Motion Creates Emotion
This post is inspired by Lesson 2 of The Lift Project, a cutting-edge depression and anxiety program. Developed by lifestyle medicine expert Darren Morton, Ph.D., the program is used by companies and groups. Click here to learn more.
“Emotion is created by motion. Whatever you’re feeling right now is related to how you’re using your body.” – Anthony Robbins
What if there was an anti-depressant drug that had no negative side effects, cost $0 per bottle, and made you feel happy while you were taking it?
As you might have guessed, exercise is this “wonder drug.” Ground-breaking research shows it is a powerful way to increase happiness, decrease anxiety and spur brain growth.
The Power of Proprioceptors
Throughout your body, there are millions of tiny nerve endings called proprioceptors. Proprioceptors detect how your body parts are positioned in space and share this information with your brain.
As proprioceptor messages come into the brain, they pass through the limbic system–the part of the brain involved in emotion and behavior. Depending on how your body parts move, your brain will receive signal types that determine how you feel and react.
Proprioceptors tell the brain how to feel. As you move, your brain receives feedback from these nerve endings. Your brain translates this feedback into certain emotions–happiness, anger, frustration, joy–linked to that type of motion.
Act How You Want to Feel
Did you know that actors utilize their proprioceptors to get “in state”? If an actor needs to feel angry, for example, they’ll stomp around back stage, shake their fists, or scowl at the stage lights. Their limbic system picks up on the feedback. Then, their limbic system helps them get angry!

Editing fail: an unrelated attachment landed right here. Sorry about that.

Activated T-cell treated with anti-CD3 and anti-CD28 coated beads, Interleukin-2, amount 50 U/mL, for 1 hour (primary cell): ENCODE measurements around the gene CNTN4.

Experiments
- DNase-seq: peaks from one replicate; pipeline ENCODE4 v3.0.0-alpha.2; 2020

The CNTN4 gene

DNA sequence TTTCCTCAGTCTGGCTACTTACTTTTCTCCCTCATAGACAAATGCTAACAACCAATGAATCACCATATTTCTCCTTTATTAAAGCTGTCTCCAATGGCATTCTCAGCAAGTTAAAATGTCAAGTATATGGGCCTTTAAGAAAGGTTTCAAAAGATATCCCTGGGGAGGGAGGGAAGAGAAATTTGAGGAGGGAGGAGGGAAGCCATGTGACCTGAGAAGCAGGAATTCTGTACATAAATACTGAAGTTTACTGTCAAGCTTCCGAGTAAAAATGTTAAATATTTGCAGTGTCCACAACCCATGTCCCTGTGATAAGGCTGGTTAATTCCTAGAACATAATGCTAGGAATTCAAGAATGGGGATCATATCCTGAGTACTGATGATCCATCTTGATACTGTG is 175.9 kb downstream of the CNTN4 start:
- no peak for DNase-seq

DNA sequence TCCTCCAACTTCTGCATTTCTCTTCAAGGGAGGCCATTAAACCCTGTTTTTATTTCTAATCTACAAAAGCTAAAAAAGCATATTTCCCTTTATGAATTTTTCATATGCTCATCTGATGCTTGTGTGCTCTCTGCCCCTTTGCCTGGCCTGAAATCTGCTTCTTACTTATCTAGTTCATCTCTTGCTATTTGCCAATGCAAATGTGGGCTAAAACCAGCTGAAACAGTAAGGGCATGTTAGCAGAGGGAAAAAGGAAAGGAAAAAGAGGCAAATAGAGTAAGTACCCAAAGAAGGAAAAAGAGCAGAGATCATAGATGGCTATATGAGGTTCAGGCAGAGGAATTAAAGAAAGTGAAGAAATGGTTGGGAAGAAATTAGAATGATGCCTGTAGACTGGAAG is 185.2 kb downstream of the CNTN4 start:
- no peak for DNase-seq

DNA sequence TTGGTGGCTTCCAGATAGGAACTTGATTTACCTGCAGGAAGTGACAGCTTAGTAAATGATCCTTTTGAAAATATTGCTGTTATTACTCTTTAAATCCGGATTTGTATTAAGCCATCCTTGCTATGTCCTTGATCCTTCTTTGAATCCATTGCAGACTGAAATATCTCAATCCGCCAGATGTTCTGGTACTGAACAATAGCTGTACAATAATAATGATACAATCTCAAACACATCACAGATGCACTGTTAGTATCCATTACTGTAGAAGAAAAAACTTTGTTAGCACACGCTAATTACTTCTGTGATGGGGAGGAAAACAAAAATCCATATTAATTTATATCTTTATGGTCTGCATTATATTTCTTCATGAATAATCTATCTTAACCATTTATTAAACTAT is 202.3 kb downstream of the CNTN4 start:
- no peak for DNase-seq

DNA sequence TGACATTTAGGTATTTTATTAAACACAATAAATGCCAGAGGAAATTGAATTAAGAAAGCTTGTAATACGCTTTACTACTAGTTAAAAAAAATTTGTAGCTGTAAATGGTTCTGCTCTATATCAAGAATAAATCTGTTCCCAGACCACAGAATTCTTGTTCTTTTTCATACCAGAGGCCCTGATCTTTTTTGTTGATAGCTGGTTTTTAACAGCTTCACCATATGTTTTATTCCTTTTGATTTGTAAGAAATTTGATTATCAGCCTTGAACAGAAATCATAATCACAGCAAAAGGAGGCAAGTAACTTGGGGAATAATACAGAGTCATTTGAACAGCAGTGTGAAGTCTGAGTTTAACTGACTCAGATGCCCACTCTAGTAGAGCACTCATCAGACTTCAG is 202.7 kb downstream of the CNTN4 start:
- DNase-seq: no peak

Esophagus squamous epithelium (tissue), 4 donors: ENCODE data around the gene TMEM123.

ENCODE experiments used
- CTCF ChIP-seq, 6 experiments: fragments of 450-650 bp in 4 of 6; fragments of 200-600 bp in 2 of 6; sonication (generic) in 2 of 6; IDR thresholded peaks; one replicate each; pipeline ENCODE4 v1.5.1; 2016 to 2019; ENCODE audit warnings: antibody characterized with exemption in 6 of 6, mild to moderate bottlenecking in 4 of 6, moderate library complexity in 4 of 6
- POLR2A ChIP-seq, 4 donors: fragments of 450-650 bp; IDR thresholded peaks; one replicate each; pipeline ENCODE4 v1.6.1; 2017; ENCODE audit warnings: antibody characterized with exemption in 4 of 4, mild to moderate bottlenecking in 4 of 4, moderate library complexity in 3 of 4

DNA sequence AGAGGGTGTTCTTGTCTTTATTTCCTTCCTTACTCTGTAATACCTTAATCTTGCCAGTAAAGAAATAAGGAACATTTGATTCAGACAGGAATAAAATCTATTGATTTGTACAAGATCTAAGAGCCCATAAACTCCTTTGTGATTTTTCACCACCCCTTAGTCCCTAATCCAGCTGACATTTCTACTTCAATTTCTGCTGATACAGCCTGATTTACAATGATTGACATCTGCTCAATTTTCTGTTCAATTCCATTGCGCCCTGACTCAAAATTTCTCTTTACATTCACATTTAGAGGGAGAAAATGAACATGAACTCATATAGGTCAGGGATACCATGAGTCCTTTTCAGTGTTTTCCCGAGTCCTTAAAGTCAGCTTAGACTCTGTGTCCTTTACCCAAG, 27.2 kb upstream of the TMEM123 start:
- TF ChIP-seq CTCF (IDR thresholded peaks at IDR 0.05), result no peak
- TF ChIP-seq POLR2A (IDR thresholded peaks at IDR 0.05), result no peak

In the 1970s, a Clark University researcher explored the “facial feedback” phenomenon. He placed electrodes on people’s faces and stimulated their facial muscles to pull into smiles or frowns. Even when participants could not tell if they were smiling or frowning, they reportedly felt happier when smiling and angrier when frowning.
In other words, our bodily movements impact our state of mind. As Vietnamese peace activist Thich Nhat Hanh says, “sometimes your joy is the source of your smile, but sometimes your smile can be the source of your joy.”
Don’t Just Sit There
You can easily stimulate your proprioceptors to influence your mood.
If you feel depressed, notice that your posture reflects this. Sit up straight, take a deep breath, and maintain an upright posture.
Researchers from the University of Auckland, New Zealand, found that an upright seated posture, as compared to a slumped posture, is associated with increased mood and motivation, courage and confidence.
Move Your Mood
When you move dynamically, millions of proprioceptors are “turned on.” In response to exercise, the nerve endings send signals to the limbic system. The limbic system, in turn, makes you feel positive, happy and stable.
Researchers know that a single workout session can lift your mood, and a session can be as short as 10 minutes! More than 25 rigorous studies show that regular physical activity is associated with depression prevention and mood.
A 2015 study involving 15 European countries found a positive association between physical activity and happiness levels. In other words, the more you exercise, the more you are excited!
Put It Into Practice
Are you ready for a challenge? To put this lesson into practice, Darren Morton, Ph.D., shares these workout tips. Remember: more intense workouts are associated with greater mood lifts.
- Step it up!
Try 30 minutes per day of moderate-intensity physical exercise. It doesn’t need to be hard. A 3-4 out of 10 in effort. Or, break up 30 minutes per day into 3 chunks of 10 minutes.
2. Buy a pedometer
Studies show that when people wear a pedometer, they will usually take an extra 2000 or so steps each day. It is just so rewarding to watch the count go up! Your goal is to take 10,000 steps each day.
3. Lift it!
Try a basic resistance exercise session. Stimulating your proprioceptors in this way will give your limbic system a lift.
Motion creates emotion. Your body is covered with proprioceptors, tiny nerve endings, which send signals to your brain. As you move dynamically, your brain receives uplifting messages. The more you move, the more you feel!